non certus|certa sum or how to sound wise in Latin / by Anthony Gibbins

True wisdom, it has been said, lies in knowing what you do not know. So, here are three expressions that will help you seem wise when speaking or writing Latin. All three make the point clearly - that you are not 100% certain of what you say - and all three are grammatically unobtrusive. By which I mean that they do not affect the words around them, the way a Verb like puto, putare, putavi, putatum I think might. They are;

mea sententia in my opinion. Note, both words are in the Ablative Case.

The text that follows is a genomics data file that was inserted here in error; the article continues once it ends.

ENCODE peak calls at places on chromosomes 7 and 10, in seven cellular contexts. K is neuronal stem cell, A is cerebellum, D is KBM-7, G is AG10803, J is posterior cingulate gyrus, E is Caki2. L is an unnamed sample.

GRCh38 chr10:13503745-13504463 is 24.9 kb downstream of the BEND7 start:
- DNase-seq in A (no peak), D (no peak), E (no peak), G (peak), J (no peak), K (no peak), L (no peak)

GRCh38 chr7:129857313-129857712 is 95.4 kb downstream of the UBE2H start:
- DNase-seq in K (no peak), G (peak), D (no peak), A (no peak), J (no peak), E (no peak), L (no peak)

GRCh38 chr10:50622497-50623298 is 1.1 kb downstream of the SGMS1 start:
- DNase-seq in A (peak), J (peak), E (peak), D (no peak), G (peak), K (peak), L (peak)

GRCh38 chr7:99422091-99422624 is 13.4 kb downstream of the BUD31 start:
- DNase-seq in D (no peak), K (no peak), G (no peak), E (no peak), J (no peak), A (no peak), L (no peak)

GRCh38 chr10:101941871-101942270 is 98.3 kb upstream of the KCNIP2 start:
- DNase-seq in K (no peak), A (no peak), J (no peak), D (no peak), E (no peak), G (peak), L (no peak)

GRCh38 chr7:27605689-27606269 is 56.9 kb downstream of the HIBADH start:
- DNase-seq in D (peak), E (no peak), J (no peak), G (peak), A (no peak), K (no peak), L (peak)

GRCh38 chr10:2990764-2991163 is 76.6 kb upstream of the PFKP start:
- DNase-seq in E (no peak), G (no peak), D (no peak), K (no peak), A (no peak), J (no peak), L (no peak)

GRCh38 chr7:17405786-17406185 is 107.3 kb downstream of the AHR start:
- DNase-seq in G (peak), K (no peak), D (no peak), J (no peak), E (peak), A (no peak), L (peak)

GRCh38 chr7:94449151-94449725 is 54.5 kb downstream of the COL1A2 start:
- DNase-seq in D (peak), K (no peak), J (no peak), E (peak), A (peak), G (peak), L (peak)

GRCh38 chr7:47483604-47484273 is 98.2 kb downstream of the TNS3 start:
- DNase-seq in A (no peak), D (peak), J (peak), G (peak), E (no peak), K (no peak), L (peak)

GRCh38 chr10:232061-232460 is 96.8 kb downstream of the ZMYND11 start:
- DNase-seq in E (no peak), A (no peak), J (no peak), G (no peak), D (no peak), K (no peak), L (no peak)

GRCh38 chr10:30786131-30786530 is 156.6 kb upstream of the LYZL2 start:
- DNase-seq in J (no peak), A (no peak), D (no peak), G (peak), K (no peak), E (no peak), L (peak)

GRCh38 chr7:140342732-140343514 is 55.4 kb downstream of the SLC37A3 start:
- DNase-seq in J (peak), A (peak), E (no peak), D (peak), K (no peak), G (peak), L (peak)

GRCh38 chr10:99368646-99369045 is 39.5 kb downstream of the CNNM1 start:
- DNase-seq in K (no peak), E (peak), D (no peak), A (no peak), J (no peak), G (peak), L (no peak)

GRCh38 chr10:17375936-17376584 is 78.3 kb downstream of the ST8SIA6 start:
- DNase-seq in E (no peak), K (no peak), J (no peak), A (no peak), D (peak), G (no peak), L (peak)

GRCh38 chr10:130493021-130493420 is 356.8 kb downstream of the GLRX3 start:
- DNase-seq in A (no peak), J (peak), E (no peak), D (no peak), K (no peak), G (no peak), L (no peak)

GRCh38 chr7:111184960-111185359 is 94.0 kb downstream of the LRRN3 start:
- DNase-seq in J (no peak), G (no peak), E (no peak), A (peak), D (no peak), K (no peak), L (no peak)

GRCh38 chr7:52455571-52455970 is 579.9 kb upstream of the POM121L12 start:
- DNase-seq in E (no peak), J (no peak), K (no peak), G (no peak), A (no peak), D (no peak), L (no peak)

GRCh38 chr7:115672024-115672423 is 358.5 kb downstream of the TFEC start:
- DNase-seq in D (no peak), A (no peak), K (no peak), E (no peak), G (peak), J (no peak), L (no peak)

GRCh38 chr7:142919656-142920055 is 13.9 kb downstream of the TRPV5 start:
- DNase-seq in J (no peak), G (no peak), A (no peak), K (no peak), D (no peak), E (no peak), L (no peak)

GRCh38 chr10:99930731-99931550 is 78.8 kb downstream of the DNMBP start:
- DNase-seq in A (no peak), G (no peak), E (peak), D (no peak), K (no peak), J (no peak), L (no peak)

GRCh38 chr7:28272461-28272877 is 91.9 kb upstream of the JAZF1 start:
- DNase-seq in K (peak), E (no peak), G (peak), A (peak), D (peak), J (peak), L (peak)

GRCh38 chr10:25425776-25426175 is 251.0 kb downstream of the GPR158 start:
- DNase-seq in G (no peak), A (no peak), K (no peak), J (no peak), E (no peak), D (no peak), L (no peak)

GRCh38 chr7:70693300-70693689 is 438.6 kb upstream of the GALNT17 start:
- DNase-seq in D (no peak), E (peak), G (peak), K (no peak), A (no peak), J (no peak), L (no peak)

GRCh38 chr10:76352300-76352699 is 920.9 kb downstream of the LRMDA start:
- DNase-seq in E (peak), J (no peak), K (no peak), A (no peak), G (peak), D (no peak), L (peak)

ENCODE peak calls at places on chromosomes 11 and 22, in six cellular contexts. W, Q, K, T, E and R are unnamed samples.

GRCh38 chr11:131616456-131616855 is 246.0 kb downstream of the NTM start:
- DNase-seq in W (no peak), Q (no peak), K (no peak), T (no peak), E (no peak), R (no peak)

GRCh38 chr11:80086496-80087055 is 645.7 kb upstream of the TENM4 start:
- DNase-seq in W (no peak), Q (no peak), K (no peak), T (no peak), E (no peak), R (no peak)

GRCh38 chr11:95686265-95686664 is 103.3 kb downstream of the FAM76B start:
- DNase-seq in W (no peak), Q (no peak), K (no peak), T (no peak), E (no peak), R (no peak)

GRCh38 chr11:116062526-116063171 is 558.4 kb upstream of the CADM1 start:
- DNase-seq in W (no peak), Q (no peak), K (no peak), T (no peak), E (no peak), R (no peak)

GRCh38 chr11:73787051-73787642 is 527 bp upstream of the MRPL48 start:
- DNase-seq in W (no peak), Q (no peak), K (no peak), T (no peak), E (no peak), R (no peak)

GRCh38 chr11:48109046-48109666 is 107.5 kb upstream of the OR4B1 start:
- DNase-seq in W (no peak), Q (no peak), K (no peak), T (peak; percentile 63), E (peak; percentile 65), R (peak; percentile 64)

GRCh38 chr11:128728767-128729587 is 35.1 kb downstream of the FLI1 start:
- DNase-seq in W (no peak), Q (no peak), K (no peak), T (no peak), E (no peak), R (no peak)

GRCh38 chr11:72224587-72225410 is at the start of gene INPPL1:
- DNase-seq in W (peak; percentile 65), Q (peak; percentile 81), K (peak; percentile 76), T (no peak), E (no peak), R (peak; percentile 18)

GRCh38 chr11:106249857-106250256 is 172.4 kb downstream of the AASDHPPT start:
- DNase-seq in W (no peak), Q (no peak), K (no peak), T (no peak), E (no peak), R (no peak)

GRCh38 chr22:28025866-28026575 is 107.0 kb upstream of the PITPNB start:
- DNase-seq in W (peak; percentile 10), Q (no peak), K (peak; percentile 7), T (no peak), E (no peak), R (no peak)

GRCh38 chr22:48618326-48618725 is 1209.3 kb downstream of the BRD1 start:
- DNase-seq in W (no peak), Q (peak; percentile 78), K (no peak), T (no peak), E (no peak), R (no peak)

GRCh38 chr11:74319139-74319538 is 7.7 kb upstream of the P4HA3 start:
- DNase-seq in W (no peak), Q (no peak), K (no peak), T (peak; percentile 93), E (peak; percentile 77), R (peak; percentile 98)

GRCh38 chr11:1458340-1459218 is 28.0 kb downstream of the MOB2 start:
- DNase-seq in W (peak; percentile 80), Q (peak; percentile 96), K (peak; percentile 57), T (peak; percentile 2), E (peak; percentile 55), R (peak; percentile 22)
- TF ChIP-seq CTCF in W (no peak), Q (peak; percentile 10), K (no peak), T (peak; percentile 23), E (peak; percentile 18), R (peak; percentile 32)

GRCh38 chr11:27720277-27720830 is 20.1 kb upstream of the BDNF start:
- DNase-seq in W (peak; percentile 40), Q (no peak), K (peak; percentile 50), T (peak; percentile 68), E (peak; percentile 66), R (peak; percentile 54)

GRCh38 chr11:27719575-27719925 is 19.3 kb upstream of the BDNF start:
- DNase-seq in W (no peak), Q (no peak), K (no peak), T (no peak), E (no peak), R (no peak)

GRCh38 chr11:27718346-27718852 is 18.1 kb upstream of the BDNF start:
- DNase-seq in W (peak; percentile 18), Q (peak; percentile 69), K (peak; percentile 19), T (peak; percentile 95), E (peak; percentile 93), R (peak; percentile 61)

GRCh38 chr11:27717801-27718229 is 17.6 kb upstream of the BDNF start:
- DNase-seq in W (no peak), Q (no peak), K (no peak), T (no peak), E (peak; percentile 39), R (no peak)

nisi fallor unless I am mistaken.

ut opinor as I suppose

So, let’s see each of the three expressions in action.

Marcellus sarcinam habet. Marcellus has the suitcase.

mea sententia, Marcellus sarcinam habet. In my opinion, Marcellus has the suitcase.

nisi fallor, Marcellus sarcinam habet. Unless I am mistaken, Marcellus has the suitcase.

Marcellus, ut opinor, sarcinam habet. Marcellus, as I suppose, has the suitcase.

Now, compare that with a Verb like puto.

puto Marcellum sarcinam habere. I think Marcellus to have the suitcase.

I’m not suggesting for a second that you should actively avoid Verbs like puto, but I do like the ease of using these others expressions. Now, go forth and be uncertain.

But, unless I am mistaken, what is situated on the second floor is completely unknown to you. It is now time, as I suppose, to make you more certain about that floor.